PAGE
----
A nemesis for oil spills: Bacterial technology can clean up the oil that BP's cleaning crew leaves behind

Aug 03, 2010

It's taken millions of dollars to cap it, and it could take billions more to clean it up. BP's oil spill in the Gulf of Mexico is acknowledged the environmental catastrophe of the century. But Tel Aviv University has a solution that may help "bioremediate" the remaining problems.

Prof. Eugene Rosenberg and Prof. Eliora Ron of Tel Aviv University's Department of and Biotechnology are using naturally occurring oil-munching bacteria, grown at the TAU lab, to clean the hard-to-reach oil pockets that occur when oil mixes with sand and organic matter on beaches and forms a thin layer on the Gulf's precious waterways.

"It's worked to clean up an oil spill on the coast of Haifa, Israel, so we've already got good evidence it could work in Florida too," says Prof. Ron. Details of their decades of research appear in The Handbook of and Microbiology, published this year by Springer Verlag.

Using nature itself to fight contamination

The researchers identified a naturally occurring variety of sea-borne bacteria that digests oil. By studying the bacteria's genetic background, developing methods of growing the , and increasing their capacity to ingest the oil, the scientists have developed a solution that could clean up the residual oil that can't be removed by mechanical means.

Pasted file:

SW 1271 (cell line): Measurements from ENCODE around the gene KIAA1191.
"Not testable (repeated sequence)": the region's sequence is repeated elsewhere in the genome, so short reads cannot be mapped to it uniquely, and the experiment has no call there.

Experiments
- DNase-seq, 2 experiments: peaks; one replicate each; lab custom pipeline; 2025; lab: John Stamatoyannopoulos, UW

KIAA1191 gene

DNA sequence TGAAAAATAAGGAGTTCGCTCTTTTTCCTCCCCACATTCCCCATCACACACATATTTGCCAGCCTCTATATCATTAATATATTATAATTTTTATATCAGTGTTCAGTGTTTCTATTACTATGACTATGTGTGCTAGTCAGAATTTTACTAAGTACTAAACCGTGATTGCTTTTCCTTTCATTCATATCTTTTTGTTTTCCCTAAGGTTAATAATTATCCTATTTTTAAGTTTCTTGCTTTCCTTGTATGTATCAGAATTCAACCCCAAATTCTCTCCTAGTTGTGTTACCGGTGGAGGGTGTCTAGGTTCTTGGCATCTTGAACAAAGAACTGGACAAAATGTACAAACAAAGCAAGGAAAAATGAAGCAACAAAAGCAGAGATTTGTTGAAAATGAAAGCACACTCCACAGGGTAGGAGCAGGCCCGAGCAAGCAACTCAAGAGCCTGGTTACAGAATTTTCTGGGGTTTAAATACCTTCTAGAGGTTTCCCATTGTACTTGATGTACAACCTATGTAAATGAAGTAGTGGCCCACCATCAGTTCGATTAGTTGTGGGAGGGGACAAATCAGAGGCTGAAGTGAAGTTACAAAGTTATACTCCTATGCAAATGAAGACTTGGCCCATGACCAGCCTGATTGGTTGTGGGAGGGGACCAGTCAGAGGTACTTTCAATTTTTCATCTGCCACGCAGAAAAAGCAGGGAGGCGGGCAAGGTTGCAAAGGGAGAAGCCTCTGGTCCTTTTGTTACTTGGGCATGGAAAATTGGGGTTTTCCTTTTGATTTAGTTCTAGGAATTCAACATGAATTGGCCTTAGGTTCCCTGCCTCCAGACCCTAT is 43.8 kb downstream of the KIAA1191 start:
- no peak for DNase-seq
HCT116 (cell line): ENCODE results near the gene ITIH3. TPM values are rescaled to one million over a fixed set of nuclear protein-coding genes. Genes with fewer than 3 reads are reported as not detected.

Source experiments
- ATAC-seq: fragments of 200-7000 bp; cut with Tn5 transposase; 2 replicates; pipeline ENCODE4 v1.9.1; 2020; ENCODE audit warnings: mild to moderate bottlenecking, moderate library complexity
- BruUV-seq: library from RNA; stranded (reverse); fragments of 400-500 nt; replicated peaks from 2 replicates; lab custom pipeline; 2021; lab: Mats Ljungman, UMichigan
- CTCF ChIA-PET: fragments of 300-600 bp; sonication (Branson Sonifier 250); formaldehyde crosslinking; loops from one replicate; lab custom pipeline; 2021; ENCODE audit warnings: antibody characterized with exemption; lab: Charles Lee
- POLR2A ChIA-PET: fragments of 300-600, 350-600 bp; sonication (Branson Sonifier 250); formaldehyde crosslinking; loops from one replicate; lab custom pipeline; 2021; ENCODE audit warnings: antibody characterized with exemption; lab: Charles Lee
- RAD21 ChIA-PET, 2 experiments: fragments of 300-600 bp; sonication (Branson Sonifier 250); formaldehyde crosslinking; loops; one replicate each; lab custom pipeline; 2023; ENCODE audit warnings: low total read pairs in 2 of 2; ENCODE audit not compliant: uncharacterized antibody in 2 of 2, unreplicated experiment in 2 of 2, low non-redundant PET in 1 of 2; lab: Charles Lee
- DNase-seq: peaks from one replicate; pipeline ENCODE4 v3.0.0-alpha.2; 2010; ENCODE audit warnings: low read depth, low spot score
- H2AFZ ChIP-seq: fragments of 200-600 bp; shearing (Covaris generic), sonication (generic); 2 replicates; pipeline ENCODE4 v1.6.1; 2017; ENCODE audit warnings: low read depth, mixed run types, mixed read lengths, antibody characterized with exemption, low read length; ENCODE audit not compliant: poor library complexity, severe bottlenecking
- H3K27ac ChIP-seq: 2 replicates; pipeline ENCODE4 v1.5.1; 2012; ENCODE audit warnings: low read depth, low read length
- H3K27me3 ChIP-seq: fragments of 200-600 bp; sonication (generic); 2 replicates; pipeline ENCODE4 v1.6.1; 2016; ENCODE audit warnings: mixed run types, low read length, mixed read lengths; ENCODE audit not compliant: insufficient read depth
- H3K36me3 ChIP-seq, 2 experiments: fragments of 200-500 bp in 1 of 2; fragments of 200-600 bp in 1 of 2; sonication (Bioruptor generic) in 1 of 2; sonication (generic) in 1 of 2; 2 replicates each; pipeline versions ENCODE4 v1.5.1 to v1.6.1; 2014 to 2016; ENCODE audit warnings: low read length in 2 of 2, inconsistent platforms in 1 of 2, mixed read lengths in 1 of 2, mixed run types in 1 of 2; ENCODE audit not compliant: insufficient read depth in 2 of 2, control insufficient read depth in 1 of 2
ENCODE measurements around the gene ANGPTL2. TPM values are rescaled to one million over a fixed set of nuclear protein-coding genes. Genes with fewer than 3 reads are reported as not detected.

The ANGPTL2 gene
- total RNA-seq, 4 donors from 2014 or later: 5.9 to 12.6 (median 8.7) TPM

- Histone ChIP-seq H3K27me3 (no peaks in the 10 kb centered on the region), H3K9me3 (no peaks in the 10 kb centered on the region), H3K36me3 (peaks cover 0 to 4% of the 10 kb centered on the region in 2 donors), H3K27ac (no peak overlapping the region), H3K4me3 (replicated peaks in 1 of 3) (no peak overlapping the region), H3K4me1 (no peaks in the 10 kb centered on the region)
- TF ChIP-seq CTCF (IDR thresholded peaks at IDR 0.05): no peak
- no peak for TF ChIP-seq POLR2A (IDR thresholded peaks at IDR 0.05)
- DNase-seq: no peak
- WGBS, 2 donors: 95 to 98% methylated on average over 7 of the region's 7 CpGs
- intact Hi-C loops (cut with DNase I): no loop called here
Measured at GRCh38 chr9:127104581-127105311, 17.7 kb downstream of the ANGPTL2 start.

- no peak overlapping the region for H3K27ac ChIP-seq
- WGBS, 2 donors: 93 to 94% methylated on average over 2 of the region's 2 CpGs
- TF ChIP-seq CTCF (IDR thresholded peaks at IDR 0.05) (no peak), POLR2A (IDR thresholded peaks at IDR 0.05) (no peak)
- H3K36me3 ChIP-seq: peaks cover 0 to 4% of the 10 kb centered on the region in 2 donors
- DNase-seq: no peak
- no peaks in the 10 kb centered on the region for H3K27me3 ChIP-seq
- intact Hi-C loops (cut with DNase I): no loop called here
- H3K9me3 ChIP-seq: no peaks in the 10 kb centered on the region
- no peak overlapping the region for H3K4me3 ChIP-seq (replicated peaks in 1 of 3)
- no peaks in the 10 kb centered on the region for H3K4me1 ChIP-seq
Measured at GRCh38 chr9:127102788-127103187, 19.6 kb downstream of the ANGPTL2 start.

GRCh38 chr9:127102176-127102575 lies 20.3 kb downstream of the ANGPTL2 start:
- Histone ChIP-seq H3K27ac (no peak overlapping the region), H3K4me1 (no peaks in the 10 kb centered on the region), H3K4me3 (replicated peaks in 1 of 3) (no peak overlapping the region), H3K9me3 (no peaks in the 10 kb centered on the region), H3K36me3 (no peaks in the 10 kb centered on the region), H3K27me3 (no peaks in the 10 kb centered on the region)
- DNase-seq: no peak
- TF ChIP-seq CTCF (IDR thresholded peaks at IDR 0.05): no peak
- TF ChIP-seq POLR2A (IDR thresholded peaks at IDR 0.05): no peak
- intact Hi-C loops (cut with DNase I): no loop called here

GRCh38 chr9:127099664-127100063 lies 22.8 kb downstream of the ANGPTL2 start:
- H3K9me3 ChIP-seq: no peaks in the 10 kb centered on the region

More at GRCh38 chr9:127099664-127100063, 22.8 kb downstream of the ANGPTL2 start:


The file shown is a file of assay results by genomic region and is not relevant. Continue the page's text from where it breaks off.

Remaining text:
Prof. Ron says that sucking up surface oil pools and containing the oil are important and necessary first-step actions. But her solution addresses the smaller amounts of oil left behind ― that which isn't easily removed from sand and water. It is this small percentage of oil that sits under rocks and forms a thin film on the water's surface. Her bacterial solution can remove this oil, which is necessary to protect the sea's wildlife.

"We see sad pictures of birds covered in oil and people with good intentions cleaning bird wings," says Prof. Ron. "But by the time the oil is on their wings, it's too late. Birds die because oil gets into their lungs."

Going the last mile

"The problem is huge and even with just a little bit in your lungs, oil is bad. Even when cleanup crews reduce the amount of oil at sea, there will probably be enough left behind to kill birds and wildlife." At this level of oil removal, the researcher says, the only solution is bioremediation ― using nature itself to do the final cleanup.

Featured in Time magazine in the 1970s, the bacterial bioremediation solution developed at Tel Aviv University has been applied to clean out the bilges of tankers at sea and is used around the world.

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